Gov. Andrew Cuomo was absolutely right to veto the pension bill. It was a cynical attempt by the Legislature to appear as though it’s helping taxpayers as it’s setting them up for even bigger tax bills down the road.

The bill, sponsored by Assemblyman Peter Abbate, D-Brooklyn, and Sen. Martin Golden, R-Brooklyn, would have allowed districts to borrow up to 125 percent of their pension costs over the next two years. The bonds could be paid back over 15 years. Voter approval would not be required.

The measure passed on the last day of session — the same day lawmakers approved a tax cap that requires school districts and governments to hold increases in property tax levies to two percent or the rate of inflation, whichever is less.

The tax cap law includes several exemptions. One allows districts to exceed the cap if pension contributions increase by more than two percent over the previous year.

We can appreciate the concern here. Pension costs are expected to rise significantly over the next several years to cover investment losses that public retirement systems sustained in the recession.

But pension bills aren’t a one-time expense like, say, a new school. They come every year.

Borrowing to pay for them is nothing less than borrowing to cover the cost of operating expenses, one of the worst fiscal practices governments can commit. The money still has to be paid back, with interest. At best, it only makes things feel better for a while — which is, perhaps, one of the reasons we have so much public debt today.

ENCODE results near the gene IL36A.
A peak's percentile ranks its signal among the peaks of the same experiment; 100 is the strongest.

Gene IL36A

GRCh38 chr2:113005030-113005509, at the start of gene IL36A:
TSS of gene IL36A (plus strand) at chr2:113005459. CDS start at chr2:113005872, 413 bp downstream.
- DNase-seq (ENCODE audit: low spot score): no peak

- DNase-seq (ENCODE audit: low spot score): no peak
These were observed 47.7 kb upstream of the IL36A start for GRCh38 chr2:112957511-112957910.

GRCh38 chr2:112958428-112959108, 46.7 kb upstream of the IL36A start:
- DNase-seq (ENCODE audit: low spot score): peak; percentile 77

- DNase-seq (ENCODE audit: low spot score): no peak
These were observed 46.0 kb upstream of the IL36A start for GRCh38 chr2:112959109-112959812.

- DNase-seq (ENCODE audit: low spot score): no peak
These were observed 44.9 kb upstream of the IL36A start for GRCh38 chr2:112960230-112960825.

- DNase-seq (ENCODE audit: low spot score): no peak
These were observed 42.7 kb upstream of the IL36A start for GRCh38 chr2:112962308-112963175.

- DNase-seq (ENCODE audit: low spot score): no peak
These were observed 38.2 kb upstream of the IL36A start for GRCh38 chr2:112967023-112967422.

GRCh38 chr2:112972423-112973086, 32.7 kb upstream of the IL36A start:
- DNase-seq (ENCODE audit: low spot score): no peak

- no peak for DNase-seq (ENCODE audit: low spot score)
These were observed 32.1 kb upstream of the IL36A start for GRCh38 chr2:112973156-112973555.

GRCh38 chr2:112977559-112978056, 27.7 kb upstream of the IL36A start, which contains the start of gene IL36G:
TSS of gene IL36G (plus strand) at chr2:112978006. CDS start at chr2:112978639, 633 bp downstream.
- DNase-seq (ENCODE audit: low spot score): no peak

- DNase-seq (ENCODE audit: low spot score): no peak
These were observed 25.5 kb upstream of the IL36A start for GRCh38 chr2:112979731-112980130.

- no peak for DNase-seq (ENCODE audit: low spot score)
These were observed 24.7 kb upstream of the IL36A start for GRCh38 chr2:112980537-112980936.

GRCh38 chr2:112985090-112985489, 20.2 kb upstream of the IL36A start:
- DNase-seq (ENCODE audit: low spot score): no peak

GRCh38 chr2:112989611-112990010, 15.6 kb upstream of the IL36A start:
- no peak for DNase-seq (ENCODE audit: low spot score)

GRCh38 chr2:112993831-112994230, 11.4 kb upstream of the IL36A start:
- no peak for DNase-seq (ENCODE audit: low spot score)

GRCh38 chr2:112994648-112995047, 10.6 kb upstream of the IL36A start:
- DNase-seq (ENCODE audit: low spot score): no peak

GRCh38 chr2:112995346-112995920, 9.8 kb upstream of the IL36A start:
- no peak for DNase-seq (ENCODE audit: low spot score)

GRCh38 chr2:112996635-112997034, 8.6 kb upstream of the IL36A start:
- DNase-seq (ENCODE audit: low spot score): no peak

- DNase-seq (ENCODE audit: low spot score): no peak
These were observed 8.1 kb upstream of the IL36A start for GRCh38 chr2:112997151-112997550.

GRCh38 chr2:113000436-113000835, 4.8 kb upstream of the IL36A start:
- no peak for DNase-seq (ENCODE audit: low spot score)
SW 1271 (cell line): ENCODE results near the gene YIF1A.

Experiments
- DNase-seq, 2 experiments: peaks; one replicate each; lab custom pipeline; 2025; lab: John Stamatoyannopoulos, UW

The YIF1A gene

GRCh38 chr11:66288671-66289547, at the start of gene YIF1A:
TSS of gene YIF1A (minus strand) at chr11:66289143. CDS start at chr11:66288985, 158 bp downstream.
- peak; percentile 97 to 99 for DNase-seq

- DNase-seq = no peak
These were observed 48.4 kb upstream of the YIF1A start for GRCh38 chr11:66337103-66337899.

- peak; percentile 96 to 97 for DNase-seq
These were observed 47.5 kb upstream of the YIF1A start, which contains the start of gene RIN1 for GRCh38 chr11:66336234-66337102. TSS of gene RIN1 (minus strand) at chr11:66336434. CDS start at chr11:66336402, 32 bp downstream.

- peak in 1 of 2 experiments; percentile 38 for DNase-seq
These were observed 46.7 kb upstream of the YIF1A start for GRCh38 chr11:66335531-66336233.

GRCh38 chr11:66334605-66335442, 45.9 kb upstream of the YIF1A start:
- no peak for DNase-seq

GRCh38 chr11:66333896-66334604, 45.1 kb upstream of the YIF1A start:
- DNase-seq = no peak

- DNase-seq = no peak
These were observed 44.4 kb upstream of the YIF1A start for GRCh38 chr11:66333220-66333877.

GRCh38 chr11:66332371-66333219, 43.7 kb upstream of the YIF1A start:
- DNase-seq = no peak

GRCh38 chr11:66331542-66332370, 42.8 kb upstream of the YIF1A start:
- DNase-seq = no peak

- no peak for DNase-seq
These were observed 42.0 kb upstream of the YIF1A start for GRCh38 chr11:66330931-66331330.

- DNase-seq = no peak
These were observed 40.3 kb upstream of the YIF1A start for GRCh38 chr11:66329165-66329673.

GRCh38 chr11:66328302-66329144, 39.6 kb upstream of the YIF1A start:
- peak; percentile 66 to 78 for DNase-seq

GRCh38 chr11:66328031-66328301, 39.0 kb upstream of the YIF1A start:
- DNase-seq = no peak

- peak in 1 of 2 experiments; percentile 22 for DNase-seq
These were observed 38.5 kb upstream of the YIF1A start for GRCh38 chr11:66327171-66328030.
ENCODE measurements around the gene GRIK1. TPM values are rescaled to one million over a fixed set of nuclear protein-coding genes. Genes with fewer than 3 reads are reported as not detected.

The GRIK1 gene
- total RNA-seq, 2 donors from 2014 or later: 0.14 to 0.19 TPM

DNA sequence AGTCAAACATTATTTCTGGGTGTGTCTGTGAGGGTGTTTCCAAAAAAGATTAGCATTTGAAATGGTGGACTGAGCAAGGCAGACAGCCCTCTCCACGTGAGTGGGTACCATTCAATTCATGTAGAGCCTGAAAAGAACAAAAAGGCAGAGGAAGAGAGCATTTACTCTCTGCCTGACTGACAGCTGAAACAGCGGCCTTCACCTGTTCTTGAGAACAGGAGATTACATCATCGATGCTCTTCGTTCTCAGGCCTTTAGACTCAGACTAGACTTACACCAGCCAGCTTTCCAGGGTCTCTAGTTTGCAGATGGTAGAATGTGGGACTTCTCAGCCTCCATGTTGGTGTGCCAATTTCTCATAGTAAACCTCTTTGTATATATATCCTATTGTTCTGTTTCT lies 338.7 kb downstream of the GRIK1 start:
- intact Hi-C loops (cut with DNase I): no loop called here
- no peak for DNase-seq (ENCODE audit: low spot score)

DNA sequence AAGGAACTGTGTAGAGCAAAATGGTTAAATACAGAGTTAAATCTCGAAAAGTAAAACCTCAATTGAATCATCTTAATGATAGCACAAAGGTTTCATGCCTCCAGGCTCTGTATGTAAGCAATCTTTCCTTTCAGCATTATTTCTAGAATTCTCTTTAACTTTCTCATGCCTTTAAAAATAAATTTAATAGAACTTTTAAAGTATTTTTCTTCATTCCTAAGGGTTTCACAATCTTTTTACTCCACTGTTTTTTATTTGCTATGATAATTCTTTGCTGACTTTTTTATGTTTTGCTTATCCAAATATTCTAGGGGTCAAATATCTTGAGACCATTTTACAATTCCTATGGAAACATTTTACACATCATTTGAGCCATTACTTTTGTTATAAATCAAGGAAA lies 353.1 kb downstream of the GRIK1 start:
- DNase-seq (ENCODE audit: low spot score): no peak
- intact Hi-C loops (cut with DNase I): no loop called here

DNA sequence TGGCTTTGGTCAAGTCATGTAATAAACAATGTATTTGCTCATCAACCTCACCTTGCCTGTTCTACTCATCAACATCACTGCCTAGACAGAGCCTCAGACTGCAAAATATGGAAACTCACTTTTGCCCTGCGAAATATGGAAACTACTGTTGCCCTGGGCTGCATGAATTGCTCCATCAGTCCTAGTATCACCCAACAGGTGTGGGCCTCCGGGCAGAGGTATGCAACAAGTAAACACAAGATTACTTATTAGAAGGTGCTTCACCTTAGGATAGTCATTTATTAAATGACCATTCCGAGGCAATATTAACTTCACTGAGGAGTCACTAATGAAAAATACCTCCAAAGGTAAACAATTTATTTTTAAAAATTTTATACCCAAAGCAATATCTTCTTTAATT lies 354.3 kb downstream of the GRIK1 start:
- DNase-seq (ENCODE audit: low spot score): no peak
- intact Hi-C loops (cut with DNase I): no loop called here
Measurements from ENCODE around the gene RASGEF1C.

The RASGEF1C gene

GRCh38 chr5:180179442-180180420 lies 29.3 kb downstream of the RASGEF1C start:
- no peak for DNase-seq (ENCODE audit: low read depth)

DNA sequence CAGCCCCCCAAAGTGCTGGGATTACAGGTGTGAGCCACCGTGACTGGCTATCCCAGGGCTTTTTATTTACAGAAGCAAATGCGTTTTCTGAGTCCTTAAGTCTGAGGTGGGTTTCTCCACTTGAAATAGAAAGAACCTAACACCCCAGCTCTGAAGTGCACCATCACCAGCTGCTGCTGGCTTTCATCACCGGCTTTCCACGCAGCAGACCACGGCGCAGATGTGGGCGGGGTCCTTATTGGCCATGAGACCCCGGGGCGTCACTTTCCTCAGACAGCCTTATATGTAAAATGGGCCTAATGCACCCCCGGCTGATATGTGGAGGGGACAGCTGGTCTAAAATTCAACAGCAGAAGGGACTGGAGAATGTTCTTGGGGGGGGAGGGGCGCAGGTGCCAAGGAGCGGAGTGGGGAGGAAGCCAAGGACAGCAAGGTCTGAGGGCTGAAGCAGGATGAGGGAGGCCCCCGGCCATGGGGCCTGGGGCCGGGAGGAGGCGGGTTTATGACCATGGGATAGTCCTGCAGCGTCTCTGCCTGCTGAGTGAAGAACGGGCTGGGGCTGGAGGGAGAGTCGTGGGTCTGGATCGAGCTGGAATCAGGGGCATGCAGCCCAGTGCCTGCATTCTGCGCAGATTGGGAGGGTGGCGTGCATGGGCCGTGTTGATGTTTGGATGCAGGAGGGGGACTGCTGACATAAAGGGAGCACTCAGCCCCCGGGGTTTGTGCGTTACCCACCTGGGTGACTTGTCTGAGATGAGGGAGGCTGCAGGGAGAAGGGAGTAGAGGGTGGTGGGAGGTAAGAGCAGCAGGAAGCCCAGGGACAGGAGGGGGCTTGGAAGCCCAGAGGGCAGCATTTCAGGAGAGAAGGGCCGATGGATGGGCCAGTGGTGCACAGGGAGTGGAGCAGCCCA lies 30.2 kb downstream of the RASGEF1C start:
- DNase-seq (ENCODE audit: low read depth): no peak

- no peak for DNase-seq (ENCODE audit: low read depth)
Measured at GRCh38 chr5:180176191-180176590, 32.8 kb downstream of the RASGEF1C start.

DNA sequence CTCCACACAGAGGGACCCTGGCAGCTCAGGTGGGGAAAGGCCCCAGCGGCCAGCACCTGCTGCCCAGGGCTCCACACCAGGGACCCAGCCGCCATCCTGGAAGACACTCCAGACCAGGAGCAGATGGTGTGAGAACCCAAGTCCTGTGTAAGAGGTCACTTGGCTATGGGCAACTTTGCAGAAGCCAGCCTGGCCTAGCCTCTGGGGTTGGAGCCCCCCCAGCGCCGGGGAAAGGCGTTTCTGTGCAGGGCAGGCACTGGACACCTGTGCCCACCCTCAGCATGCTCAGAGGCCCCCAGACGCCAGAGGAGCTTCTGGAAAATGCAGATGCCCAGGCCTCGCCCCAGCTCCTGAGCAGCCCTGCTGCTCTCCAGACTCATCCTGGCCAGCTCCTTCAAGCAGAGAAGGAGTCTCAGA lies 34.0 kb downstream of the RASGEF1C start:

This bill also smacked of an attempt by the Legislature to mask some of the tax cap’s limitations. The exemption for pension costs means that voters will almost certainly be presented with larger tax increases than the tax cap’s hype would lead them to expect.

Will the tax cap make things harder for school districts? Yes. Will it stop taxes from rising? Almost certainly not. Are there smart ways to stabilize pension payments? You bet there are, and they’re not much more complicated than, say, a budget plan for home heating oil. But they require discipline — particularly the will to pay more sometimes when you could pay less.